No one is brought to book in latest public sector debacle

Can public sector organisations learn from IT disasters if they cannot be held accountable after a major failure? Tony Collins...

Can public sector organisations learn from IT disasters if they cannot be held accountable after a major failure? Tony Collins reports

After an incident in which the Department of Social Security overpaid 112,000 benefits claimants by £10.5m because of a series of IT-related problems, neither the supplier nor the customer were held to blame.

An internal inquiry following the incident did not mark the department, the main services supplier Electronic Data Systems system, or any other third parties as being responsible.

The inquiry has been conducted in secret. The results are being kept secret. The costs of resolving the problems are also being kept secret, including the expense of collecting the income support overpayments from 112,000 claimants.

It is also likely that some of the £3m still outstanding from the overpayments may never be recovered.

A few months earlier the DSS scrapped a debt accounting and management system. The failure may never have come to the attention of parliament if not for the persistent questioning of former labour welfare minister Frank Field.

In response to his questions, the DSS told Field, "Both parties agreed to cease further development work because it had become too complex, but we did feel that we derived value from the exercise, to the tune of the investment we had made."

But it has refused to say how much it paid the supplier Electronic Data Systems, or how much of its management time it invested in the project, or how and why it derived value from the exercise. It told Field that the costs of the project are "commercial in confidence".

The DSS is no stranger to IT failures and problem projects. In the 1980s, a system called Camelot that was designed to computerise welfare benefits was scrapped with losses to the taxpayer of about £6m.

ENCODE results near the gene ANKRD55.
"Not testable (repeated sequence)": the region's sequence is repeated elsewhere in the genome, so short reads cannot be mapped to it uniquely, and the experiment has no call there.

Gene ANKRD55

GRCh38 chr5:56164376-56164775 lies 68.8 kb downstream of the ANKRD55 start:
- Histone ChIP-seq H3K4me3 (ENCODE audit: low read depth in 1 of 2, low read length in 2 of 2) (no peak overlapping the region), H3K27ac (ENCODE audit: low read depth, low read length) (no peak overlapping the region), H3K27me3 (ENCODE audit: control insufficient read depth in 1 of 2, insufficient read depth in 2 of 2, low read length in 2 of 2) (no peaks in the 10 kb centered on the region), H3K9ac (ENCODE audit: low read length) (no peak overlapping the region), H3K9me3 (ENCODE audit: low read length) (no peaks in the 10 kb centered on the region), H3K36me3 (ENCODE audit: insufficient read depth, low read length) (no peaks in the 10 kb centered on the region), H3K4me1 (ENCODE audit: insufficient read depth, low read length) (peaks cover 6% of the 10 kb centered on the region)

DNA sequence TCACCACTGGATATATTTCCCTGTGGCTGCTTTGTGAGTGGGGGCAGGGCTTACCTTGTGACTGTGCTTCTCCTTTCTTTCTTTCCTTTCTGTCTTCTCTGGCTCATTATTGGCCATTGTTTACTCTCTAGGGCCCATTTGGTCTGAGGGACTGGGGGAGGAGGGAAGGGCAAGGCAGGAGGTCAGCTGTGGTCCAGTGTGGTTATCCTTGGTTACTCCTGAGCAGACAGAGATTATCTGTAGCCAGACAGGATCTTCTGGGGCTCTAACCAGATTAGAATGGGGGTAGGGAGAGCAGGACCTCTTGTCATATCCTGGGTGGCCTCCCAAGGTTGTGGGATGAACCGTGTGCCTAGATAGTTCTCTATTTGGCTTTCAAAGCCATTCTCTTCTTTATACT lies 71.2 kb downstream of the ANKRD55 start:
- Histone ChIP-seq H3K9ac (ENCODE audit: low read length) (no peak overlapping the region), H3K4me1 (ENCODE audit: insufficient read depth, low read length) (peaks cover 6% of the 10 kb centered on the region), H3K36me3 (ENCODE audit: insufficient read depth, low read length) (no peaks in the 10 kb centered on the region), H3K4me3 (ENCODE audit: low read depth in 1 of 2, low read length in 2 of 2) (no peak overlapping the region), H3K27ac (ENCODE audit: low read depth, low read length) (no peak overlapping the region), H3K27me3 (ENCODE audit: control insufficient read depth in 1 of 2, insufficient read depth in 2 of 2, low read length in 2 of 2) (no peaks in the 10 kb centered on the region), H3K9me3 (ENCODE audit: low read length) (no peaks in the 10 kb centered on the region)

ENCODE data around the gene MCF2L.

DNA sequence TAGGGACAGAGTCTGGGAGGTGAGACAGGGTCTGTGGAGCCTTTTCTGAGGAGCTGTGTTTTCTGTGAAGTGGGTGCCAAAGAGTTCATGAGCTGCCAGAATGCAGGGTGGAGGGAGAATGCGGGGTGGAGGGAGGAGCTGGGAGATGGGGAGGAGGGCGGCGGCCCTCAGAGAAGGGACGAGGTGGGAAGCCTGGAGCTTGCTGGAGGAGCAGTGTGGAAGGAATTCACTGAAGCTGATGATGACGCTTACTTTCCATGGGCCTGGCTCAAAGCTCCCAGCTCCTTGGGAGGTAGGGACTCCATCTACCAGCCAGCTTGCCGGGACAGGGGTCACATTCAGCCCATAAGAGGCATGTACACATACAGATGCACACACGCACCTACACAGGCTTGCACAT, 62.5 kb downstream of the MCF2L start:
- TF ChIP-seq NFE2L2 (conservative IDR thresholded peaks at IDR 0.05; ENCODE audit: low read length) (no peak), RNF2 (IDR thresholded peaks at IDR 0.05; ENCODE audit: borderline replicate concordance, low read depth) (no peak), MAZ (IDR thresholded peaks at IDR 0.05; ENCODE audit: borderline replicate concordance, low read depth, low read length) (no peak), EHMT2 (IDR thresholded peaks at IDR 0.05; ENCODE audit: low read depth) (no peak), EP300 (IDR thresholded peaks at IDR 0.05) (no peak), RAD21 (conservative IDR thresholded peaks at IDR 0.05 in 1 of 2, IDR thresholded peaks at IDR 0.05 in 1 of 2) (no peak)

The project's replacement was called the Operational Strategy. Parliament was told it would cost £713m. This was a figure, the department told the House of Commons Public Accounts Committee, that was "unlikely to rise in real terms".

In fact, the project ended up costing £2.6bn.

In the 1990s, the DSS stopped funding, and then abandoned, a £25m Analytical Services Statistical Information System project. The department refused to say how much of its legal and management costs were not recovered from the supplier Cap Gemini, or what, if any, lessons it had learned from the exercise.

With little or no accountability for its failures, can the DSS' senior executives be expected to learn the lessons from earlier projects?

In the private sector major IT disasters are usually kept secret, and sometimes the losses run into hundreds of millions of pounds, as in the failure of the Stock Exchange's Taurus project.

But there is usually accountability for the losses in organisations that have shareholders. After the Taurus project collapsed, Peter Rawlins, the chief executive of the Stock Exchange resigned and the Bank of England, in designing the replacement for Taurus, was careful to learn from the mistakes of the past.

It could also be argued that major failures rarely happen successively in the private sector. For example, Save & Prosper's then chief executive Peter Roney said after experiencing a major IT disaster that his company would in future embark on much shorter-term projects that would be expected to deliver business benefits within six months and certainly no longer than a year.

Such edicts are rare or unknown in the public sector. Every project tends to be treated as unique.

On the other hand, the DSS' early scrapping of the debt accounting and management system marks a positive departure from some earlier disasters.

In the past, overly ambitious projects have continued, and eventually lost huge sums, because earlier cancellation was deemed politically inexpedient.

But abandoning a project within a culture of secrecy usually leaves many questions unanswered.

Was the specification a true reflection of the size and complexity of the task? Were the likely costs set unrealistically low and the business benefits unrealistically large to win approval for the project? How did the public sector end up paying their suppliers despite the scrapping of systems that the suppliers said initially were achievable?

And to what extent did the suppliers try to dissuade the customer from pressing ahead with an overly ambitious project? Or did the suppliers give encouragement? When a project is abandoned are the costs of failure born equally by supplier and customer, or mainly by the customer?

Yet, if an organisation's culture encourages only positive comments and discourages criticism, these questions will rarely, if ever, be raised, let alone answered.

It may also be argued that this culture of secrecy, defensiveness and lack of accountability is an immutable gene that marks the way that UK central government departments, NHS organisations, and some local councils have evolved.

If so, the stage is set for joint business and IT project disasters to continue, and the lessons from the past to be forgotten. Or, more likely, the lessons will simply be deemed irrelevant to the particular project in hand.

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